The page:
Protests. News bulletins. Calls for treaty reform and withdrawal. In a political and economic climate of a potential post-arbitration age, governments and communities are in the throes of debate. Going forward, however, leaders would be mindful to learn from the Bolivarian Republic of Venezuela and its recent ICSID debacle when it faced two series of claims after formally denouncing the ICSID Convention in January 2012.
After the country gave its denunciation notice in early 2012, nine new claimants filed ICSID claims within six months. After Venezuela’s denunciation took effect in mid-2012, almost as many claimants submitted new ICSID claims against the Latin American nation.
Here, investors choosing ICSID instead of other fora contrasts sharply from two other Latin countries – Bolivia and Ecuador – where potential claimants simply brought claims under the UNCITRAL Rules following both countries’ exit from the ICSID.
Why did two differing results arise? How can governments learn from Venezuela’s experience?
Post-denunciation Jurisprudence under the ICSID Convention
Only two provisions under the ICSID Convention address the effects of a Contracting State’s departure from the Convention. Article 71 states that a written notice to denounce will take effect “six months after receipt of such notice.” Article 72 stipulates that such notice “shall not affect the rights or obligations under this Convention of that State […] arising out of consent to the jurisdiction of the Centre […] before such notice was received by [ICSID].”
Consent to ICSID Arbitration Pre-Denunciation
In January 2012, Venezuela filed its notice to withdraw. During January and July of that year, nine claimants filed arbitrations against the country prior to the denunciation taking effect. Tribunals adjudicating these cases have affirmed investors’ rights to file an ICSID arbitration during the six-month interim period. Therefore, investors could accept an offer to arbitrate found in a separate BIT until July of 2012.
Some cases, however, relied on a Notice of Dispute or correspondence from before January 2012 as acceptance of Venezuela’s offer to arbitrate in an ICSID arbitration. Although this may appear to be a non-factor, such pre-denunciation acceptances can amount to be a sine qua non in some cases.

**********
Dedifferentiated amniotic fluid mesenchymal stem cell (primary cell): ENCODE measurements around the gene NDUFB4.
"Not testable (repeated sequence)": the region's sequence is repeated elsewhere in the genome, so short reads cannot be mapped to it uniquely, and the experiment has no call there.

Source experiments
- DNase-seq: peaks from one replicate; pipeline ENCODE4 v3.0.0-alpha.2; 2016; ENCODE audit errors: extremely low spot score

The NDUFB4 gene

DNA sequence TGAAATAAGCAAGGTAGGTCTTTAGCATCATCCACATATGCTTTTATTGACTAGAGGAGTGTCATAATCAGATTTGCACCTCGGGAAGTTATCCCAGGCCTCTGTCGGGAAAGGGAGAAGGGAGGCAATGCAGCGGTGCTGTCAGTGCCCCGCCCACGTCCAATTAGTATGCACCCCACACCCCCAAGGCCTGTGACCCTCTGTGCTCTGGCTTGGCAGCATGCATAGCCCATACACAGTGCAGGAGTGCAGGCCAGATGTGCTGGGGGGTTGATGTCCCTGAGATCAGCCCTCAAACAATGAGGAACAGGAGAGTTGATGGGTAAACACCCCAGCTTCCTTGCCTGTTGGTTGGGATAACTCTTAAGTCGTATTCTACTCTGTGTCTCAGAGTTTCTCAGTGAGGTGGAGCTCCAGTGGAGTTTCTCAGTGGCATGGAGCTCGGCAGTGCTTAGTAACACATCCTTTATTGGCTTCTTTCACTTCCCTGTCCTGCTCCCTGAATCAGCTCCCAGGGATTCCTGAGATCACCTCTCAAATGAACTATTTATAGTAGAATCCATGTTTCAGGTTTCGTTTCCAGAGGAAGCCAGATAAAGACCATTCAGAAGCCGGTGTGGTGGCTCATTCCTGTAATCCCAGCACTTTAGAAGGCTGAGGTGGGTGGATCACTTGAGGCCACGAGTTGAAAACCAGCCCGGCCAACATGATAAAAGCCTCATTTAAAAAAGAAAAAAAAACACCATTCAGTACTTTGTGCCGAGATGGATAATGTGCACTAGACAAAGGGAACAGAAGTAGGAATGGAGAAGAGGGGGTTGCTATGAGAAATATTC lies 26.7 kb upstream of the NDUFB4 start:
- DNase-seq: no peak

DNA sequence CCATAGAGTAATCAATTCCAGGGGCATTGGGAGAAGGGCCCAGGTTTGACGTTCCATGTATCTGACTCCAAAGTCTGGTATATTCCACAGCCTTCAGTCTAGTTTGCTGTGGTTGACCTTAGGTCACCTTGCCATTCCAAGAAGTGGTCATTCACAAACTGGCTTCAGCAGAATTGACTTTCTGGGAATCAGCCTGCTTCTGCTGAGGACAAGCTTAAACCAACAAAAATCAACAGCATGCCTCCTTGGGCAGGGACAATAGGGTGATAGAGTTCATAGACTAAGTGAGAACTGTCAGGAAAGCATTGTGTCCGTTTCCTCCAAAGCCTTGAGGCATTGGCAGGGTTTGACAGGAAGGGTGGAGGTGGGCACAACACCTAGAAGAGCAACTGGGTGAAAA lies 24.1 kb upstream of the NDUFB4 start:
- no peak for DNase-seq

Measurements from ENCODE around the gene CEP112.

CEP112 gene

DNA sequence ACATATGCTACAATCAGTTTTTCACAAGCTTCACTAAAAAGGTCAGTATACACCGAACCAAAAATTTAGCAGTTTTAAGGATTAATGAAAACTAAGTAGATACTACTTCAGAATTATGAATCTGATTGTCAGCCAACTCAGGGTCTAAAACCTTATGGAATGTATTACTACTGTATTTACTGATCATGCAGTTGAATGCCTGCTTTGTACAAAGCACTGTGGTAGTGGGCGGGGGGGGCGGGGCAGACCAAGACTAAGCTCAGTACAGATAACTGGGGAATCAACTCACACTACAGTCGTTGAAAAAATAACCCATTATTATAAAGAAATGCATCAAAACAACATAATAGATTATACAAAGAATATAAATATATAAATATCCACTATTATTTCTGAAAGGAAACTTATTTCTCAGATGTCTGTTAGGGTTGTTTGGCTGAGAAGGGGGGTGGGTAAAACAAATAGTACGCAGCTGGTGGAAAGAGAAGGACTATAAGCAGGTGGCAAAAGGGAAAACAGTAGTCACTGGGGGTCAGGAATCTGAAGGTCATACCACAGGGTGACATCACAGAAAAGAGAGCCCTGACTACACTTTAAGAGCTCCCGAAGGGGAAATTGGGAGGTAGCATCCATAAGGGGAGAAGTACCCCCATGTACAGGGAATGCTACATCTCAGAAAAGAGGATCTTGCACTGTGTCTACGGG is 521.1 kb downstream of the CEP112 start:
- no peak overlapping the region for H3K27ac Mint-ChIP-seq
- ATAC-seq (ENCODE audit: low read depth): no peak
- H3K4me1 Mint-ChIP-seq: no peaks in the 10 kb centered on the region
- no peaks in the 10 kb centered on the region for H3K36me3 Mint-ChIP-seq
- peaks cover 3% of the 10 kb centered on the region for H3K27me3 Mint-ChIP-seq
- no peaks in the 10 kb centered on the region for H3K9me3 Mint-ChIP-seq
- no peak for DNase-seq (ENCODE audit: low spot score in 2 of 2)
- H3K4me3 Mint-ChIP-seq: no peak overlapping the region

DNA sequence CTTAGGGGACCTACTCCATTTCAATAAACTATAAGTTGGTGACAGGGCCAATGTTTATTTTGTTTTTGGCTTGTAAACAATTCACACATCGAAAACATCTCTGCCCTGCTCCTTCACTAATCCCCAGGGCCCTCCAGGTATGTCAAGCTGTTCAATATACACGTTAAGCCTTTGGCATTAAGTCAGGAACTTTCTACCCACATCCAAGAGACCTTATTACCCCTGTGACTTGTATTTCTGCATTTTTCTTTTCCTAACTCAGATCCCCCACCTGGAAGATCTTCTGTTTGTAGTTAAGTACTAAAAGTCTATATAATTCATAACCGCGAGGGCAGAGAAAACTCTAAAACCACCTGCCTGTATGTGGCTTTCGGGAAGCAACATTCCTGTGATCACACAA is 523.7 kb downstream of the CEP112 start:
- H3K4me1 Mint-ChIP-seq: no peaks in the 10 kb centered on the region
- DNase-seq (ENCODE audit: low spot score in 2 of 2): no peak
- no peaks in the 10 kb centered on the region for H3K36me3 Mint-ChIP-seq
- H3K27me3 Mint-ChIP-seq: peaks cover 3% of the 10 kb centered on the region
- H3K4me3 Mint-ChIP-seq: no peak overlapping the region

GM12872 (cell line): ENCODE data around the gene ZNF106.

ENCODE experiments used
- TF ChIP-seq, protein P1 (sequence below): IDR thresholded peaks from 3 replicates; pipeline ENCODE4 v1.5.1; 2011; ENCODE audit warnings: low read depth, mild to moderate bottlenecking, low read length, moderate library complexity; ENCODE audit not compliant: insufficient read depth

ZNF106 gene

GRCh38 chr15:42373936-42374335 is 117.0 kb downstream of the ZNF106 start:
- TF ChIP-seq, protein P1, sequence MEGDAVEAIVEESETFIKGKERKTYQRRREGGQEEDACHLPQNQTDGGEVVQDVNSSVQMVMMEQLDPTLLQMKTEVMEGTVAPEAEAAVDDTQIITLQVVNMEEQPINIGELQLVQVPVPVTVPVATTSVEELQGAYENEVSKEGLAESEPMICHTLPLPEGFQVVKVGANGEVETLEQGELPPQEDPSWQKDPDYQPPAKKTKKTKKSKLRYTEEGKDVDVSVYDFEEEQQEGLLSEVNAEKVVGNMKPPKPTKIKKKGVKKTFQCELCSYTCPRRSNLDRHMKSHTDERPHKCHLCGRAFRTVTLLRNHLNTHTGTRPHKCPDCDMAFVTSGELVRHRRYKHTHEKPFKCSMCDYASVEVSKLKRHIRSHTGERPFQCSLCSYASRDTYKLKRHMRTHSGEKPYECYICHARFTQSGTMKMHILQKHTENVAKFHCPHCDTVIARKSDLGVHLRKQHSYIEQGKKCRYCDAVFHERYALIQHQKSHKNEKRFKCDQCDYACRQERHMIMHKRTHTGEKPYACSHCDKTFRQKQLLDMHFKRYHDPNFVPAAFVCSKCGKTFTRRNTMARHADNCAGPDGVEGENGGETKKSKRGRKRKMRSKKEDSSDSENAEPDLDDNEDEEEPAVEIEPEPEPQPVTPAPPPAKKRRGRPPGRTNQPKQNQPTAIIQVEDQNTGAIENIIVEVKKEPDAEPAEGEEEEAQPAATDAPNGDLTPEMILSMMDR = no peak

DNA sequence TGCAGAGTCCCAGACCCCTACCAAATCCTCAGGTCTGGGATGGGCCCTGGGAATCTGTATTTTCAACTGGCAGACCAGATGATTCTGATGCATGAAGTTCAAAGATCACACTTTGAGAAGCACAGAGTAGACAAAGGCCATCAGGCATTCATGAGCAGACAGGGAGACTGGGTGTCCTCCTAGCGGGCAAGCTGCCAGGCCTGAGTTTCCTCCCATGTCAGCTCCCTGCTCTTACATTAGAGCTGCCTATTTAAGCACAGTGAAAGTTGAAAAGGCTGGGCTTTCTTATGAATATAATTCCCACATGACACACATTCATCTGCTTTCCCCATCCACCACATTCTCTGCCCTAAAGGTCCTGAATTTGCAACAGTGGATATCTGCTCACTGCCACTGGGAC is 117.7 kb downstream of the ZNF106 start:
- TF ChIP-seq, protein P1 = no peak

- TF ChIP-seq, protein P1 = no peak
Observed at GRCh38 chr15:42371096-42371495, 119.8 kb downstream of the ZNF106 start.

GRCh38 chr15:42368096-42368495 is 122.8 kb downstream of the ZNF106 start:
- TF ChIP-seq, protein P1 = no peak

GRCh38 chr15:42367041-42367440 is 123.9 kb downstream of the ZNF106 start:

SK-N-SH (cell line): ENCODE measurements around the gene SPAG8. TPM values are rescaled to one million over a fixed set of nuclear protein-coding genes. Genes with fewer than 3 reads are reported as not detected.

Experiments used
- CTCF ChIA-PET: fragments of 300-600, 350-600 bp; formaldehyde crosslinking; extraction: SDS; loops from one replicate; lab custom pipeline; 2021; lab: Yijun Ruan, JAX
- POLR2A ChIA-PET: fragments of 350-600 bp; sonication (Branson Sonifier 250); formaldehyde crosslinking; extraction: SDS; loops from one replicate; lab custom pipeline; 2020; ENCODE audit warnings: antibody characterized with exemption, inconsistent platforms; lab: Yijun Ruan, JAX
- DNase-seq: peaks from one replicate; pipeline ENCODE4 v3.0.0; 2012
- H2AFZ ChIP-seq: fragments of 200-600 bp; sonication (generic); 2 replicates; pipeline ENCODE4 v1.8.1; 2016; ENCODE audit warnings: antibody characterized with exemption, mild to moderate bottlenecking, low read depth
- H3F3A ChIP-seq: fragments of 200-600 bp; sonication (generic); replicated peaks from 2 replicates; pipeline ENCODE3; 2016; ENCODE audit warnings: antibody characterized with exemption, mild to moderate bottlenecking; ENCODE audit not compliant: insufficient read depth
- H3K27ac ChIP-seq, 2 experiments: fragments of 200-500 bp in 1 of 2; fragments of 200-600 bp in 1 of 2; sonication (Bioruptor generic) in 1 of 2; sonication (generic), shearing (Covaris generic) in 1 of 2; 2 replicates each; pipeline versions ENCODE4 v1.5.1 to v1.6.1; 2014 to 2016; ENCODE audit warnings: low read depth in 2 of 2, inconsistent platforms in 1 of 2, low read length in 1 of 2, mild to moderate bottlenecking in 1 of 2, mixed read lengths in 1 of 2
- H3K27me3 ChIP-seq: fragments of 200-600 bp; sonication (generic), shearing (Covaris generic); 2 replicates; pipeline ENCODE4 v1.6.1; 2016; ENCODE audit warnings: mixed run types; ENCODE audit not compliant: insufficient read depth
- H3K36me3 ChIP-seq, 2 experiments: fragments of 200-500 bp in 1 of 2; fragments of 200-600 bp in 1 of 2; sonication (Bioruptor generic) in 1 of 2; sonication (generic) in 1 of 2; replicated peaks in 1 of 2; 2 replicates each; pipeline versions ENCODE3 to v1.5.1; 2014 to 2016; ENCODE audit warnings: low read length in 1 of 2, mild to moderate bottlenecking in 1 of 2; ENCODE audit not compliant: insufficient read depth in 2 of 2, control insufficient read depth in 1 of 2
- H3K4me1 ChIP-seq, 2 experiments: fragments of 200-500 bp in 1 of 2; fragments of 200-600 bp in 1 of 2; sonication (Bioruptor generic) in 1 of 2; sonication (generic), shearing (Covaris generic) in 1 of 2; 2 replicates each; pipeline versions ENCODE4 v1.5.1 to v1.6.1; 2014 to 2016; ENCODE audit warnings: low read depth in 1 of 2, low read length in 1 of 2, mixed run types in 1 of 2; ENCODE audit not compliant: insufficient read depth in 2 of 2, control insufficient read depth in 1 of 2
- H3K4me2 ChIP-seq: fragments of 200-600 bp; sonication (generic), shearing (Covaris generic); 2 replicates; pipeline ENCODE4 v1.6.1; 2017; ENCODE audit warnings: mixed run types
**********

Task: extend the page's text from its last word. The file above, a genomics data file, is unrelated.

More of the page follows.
For example, one case held that an investor’s claim fails if it does not consent to arbitration before a denunciation notice. The tribunal did provide for an exception, however: jurisdiction is proper if the claimant ‘perfects’ consent by sending a notice of dispute before Venezuela’s denunciation notice. Indeed, the tribunal in the Valores Mundiales case adopted this approach. The claimant perfected its consent in 2011; however, ICSID proceedings did not commence until 2013.
The Language in Venezuelan BIT’s and Continued ICSID Proceedings
Another reason why Venezuela’s involvement in ICSID continues despite the country’s withdrawal in mid-2012 stems from the poor wording of its BIT’s.
First, some Venezuelan treaties allow for UNCITRAL arbitrations to proceed where ICSID ones are not “available”. Indeed, the tribunal in a former UNCITRAL case ruled that it lacked jurisdiction. Although this was at the time when Venezuela was still a member-State of ICSID.
Second, several treaties offer UNCITRAL arbitration only where ICSID arbitration, in addition to ICSID cases under the Centre’s Additional Facility rules, are not available. This explains why several cases have been brought since mid-2012, including Air Canada, Anglo American PLC, and Luis Garcia Armas. Had these claimants opted for UNCITRAL proceedings, their cases may have been dismissed by virtue of treaty language that limits such rules to cases where ICSID and the ICSID Additional Facility Rules are non-available.
Countries that are considering withdrawing or exiting from their trade agreements must carefully consider the wording of their dispute resolution provisions and their ramifications. Venezuela’s experience serves as a good example as a way to avoid getting bogged down in continued proceedings.
 E.g., BITs between Venezuela and the UK, Spain, and Canada.